Neophilia and schizotypy
My friend proclaimed ‘I am an art addict’, and then proceeded to follow up that uncompromising statement with an explanation: ‘I was hiking in Patagonia, and, although surrounded by an incredible display of natural beauty, my brain wanted to see a work of art. I always need new stimuli.’ He was revealing a personal truth to me that he found bewildering.
In his compelling latest book, Elastic, Mlodinow offers some sophisticated explanations for my friend’s conundrum. Mlodinow argues that our brains have developed to reward engagement with the arts with a pleasure response. Creative and original thinking are fundamental to helping us to respond to change and unpredictability. It is neurochemically satisfying for us to solve problems, making innovation and evolution part of our genetic make-up.
Analytical thinking, which emerges from our executive functions, is neither suitable nor sufficient when we are confronted by wholly new situations. In these cases, Mlodinow contends, we have to rely upon a non-linear, divergent way of thinking. Every day we are required to process a 300-page book’s worth of information. Mlodinow believes that we will only be able to cope with the shifting realities around us by being increasingly ‘elastic-minded’. The defining traits of this elasticity are neophilia and schizotypy: a love of novelty, the quick generation of unusual ideas and being able to integrate opposing concepts.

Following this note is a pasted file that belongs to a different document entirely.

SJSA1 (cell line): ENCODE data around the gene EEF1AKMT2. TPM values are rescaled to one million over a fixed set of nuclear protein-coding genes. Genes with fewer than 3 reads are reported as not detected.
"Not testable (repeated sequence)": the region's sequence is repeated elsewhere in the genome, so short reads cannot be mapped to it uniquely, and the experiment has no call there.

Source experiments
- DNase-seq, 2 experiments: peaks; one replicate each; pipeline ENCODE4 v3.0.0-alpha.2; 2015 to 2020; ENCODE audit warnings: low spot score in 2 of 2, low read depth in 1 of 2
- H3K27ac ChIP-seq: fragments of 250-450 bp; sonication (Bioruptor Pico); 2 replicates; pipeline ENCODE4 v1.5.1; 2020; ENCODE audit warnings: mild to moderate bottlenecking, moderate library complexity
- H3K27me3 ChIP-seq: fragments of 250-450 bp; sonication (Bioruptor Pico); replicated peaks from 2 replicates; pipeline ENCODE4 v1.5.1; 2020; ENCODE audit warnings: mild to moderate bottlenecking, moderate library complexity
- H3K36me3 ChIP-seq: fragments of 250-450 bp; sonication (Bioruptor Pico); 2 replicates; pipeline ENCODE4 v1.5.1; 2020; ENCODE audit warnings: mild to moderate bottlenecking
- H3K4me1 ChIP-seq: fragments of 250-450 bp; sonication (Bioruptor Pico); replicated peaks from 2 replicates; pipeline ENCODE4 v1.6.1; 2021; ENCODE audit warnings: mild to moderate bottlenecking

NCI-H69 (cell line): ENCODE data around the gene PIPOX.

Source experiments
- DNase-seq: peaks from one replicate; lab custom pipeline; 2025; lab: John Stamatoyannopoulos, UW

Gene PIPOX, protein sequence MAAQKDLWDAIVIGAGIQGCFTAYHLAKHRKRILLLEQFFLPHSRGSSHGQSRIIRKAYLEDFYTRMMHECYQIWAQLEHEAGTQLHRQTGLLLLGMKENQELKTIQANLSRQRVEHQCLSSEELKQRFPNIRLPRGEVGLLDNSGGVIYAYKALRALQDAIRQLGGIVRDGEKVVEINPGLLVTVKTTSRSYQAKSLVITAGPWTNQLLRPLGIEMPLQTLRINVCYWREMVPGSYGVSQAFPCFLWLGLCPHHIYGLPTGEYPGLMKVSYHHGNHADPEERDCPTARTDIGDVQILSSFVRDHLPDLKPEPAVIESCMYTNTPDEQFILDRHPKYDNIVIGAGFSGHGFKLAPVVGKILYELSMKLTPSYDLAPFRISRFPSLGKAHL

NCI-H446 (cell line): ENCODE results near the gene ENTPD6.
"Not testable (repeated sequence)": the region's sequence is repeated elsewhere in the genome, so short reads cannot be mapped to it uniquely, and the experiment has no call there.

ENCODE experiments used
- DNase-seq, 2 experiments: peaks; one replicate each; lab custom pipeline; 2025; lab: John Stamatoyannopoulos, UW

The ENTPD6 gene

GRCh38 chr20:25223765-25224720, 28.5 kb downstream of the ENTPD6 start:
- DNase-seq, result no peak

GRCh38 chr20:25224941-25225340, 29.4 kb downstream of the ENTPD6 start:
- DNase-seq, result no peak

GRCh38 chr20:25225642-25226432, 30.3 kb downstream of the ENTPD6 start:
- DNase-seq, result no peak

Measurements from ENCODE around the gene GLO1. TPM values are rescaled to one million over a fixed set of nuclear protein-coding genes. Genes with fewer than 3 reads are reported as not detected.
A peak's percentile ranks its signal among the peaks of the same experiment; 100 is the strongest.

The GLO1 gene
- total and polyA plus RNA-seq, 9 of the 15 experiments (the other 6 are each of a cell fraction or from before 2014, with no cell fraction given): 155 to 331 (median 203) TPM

Through an engaging narrative replete with witty anecdotes, Mlodinow summarises the latest neuropsychological studies that bear out his central thesis. These investigations extol the versatility of our cognitive resources, looking at their impact on society’s development, when interconnected with emotional networks.
Mlodinow’s book is a must-read for anyone remotely interested in how we can adapt to the rapid pace of life in the 21st century. My friend certainly appreciated it – he’s taken to referring to himself as a ‘neophiliac innovator’!
Reviewed by Dr Lucia Giombini, Specialist Clinical Psychologist, King’s College London; Elysium Healthcare; The Child and Family Practice, London (UK)
BPS Members can discuss this article
Already a member? Or Create an account
Not a member? Find out about becoming a member or subscriber